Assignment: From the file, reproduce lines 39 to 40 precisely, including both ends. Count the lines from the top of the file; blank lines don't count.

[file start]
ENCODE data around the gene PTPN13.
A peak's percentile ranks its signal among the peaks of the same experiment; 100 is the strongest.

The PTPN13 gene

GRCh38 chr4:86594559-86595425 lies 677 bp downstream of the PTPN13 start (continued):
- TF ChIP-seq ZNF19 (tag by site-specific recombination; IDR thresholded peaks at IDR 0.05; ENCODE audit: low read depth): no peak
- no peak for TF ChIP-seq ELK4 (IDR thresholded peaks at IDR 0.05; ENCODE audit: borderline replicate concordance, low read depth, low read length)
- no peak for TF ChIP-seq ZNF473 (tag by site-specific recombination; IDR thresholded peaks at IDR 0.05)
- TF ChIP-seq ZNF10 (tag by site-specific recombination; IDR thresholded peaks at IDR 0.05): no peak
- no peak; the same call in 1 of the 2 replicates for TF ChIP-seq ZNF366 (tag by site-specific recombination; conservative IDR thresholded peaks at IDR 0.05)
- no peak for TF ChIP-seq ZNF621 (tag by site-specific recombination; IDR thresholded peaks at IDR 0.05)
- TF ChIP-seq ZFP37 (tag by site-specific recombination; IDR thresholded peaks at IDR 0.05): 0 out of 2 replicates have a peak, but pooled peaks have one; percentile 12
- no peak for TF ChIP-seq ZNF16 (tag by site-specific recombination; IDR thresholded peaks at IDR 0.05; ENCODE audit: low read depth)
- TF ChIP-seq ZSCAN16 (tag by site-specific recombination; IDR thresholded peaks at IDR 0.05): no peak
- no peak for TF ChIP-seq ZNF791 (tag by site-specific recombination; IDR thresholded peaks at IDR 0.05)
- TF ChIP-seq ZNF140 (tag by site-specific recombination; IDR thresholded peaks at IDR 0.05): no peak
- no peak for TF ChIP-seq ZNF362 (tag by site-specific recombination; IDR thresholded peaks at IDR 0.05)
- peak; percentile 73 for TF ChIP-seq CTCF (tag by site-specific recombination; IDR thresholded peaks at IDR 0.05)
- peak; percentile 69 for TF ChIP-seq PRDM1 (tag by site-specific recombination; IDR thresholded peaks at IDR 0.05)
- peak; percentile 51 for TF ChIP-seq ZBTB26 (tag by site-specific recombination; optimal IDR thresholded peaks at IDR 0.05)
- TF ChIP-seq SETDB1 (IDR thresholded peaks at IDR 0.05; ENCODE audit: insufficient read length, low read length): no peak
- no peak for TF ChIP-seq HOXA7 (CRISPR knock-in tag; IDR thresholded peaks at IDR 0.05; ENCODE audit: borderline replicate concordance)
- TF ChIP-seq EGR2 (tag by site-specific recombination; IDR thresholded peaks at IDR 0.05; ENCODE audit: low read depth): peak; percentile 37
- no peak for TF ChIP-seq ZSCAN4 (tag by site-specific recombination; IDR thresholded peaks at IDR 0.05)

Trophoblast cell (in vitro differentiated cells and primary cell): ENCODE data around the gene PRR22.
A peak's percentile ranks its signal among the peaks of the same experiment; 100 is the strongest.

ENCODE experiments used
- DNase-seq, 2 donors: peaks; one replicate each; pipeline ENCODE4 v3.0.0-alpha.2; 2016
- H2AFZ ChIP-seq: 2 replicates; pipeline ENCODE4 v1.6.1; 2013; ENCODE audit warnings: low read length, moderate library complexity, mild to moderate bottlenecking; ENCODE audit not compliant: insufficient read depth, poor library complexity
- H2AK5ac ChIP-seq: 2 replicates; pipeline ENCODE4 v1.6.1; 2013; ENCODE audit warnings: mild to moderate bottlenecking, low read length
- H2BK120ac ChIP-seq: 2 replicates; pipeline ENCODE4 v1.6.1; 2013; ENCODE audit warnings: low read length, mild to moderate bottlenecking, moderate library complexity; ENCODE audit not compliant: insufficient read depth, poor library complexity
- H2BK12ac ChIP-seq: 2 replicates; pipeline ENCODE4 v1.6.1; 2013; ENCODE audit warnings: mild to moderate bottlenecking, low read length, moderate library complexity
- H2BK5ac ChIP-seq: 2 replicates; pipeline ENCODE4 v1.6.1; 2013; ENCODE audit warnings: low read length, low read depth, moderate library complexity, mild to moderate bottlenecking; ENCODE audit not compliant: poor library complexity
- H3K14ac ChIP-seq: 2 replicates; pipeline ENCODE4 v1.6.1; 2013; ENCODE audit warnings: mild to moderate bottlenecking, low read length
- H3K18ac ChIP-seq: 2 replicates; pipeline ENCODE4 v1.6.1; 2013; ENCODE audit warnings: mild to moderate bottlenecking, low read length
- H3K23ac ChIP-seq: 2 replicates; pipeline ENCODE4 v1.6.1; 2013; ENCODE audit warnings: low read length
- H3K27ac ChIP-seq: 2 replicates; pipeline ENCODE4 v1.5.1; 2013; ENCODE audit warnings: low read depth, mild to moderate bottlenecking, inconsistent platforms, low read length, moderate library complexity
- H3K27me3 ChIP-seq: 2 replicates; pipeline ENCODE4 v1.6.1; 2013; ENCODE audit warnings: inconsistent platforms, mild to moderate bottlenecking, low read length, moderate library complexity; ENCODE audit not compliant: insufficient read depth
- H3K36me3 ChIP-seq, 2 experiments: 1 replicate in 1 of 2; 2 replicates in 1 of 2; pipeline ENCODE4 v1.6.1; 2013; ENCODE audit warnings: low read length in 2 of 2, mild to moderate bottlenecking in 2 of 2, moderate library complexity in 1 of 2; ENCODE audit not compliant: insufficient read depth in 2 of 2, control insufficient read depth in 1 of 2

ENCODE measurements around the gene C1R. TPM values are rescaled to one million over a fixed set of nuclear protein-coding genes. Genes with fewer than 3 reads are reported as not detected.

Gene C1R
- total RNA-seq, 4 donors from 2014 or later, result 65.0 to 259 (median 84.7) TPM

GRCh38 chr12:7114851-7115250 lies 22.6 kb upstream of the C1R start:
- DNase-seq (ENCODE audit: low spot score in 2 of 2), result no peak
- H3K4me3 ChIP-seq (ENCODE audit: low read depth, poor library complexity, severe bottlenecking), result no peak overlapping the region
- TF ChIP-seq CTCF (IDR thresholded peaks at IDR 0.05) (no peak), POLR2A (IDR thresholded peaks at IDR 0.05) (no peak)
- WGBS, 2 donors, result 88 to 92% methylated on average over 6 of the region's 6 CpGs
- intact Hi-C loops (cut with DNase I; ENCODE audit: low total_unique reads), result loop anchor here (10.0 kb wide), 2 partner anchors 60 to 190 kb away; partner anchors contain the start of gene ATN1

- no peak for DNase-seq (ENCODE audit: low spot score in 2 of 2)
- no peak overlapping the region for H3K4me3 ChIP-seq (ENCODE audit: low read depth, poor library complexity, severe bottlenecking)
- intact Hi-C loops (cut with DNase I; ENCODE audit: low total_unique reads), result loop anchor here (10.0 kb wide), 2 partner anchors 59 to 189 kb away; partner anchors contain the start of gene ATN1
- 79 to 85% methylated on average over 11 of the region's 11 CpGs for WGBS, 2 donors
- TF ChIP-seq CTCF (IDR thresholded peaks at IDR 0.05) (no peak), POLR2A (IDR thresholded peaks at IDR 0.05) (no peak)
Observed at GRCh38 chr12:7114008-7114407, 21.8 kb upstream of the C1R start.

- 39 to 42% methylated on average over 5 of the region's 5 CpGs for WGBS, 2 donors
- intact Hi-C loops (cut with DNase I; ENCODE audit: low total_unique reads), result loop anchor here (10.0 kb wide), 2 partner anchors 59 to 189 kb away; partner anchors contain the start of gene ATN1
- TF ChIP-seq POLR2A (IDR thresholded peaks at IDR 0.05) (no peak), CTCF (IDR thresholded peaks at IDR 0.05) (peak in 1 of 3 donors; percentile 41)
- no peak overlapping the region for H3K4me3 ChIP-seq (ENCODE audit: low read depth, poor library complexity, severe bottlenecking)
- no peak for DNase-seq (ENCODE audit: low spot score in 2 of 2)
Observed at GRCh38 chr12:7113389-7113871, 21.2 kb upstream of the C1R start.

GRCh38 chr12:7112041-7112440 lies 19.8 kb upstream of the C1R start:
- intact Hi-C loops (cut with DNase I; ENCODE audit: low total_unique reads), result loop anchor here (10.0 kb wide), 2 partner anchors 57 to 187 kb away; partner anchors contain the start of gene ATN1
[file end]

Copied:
ENCODE measurements around the gene C1R. TPM values are rescaled to one million over a fixed set of nuclear protein-coding genes. Genes with fewer than 3 reads are reported as not detected.

Gene C1R